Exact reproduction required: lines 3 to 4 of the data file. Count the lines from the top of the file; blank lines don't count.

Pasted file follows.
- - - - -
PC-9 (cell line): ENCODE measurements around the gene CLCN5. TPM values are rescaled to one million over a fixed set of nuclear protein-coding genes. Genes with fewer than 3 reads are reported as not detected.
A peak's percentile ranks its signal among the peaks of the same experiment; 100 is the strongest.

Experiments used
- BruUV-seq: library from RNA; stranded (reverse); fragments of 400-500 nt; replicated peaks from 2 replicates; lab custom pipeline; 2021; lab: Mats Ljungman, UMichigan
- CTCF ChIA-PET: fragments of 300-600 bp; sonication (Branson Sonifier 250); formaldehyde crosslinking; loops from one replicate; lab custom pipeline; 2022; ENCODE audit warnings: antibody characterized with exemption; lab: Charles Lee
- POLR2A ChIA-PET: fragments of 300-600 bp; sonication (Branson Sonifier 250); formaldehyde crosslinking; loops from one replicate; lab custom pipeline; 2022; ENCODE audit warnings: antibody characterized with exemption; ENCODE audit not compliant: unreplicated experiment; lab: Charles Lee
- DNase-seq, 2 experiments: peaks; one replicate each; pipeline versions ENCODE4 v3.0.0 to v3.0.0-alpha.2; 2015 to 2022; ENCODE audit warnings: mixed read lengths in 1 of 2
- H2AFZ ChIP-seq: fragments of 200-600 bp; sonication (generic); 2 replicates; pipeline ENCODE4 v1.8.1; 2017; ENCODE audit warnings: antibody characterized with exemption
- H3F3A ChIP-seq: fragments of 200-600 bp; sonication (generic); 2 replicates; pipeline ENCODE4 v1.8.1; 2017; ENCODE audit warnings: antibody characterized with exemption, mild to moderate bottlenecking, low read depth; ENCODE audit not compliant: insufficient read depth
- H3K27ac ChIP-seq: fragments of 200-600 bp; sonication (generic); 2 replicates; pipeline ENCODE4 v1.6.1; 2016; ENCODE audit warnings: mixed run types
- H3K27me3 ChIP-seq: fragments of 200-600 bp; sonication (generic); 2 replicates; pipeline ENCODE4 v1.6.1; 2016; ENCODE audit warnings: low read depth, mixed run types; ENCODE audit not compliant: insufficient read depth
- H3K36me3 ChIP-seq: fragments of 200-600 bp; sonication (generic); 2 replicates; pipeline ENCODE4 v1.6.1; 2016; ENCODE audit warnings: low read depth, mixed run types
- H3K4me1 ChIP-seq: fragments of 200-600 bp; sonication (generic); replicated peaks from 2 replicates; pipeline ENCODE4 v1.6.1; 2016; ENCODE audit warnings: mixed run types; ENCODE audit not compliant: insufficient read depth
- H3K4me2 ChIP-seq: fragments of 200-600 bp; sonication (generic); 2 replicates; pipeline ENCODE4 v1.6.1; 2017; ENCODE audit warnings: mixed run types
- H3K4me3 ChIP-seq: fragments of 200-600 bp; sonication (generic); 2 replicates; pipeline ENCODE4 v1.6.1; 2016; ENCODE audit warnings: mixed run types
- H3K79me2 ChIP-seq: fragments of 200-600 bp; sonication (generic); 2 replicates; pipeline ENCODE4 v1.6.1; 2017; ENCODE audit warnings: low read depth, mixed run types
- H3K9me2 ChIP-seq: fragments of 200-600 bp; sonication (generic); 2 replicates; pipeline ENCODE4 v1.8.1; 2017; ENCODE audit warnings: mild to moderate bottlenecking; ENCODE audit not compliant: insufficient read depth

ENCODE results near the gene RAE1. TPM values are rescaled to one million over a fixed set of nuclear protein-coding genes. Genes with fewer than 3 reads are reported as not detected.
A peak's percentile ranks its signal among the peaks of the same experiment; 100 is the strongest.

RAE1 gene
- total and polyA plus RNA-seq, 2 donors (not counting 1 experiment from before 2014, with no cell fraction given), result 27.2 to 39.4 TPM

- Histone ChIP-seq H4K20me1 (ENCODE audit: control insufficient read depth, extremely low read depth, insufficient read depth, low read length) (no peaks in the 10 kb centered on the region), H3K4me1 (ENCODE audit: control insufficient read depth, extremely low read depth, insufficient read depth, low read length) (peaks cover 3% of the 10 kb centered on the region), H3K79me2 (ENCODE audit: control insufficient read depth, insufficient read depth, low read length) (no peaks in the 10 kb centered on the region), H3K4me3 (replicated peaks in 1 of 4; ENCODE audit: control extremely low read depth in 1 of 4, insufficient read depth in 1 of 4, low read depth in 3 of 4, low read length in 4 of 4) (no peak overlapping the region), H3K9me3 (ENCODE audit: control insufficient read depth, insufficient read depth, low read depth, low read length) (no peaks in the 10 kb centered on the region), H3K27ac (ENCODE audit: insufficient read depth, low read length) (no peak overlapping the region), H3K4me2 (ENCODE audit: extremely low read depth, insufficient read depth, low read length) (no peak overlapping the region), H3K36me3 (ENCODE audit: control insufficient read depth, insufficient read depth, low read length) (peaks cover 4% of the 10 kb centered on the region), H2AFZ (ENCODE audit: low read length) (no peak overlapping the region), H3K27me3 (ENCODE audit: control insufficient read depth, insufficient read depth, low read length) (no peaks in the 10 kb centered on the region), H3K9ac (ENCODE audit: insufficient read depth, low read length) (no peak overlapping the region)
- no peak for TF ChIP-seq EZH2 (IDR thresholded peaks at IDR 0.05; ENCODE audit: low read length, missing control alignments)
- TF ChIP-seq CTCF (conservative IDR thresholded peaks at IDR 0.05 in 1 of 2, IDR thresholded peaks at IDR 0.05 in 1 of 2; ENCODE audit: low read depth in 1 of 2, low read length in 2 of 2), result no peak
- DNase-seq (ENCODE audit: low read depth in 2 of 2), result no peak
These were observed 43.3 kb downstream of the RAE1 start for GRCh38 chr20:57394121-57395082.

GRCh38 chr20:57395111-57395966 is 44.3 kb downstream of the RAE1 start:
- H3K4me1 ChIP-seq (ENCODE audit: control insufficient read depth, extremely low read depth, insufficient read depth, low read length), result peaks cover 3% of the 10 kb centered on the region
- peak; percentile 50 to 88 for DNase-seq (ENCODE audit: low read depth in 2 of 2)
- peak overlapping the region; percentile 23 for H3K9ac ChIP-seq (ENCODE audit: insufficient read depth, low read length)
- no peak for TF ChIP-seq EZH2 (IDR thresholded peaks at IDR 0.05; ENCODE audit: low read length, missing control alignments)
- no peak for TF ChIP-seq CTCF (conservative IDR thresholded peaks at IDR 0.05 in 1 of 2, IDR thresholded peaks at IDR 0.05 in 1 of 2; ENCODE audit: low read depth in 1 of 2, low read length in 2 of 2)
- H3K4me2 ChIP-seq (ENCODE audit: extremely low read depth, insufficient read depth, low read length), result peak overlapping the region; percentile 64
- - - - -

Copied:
Experiments used
- BruUV-seq: library from RNA; stranded (reverse); fragments of 400-500 nt; replicated peaks from 2 replicates; lab custom pipeline; 2021; lab: Mats Ljungman, UMichigan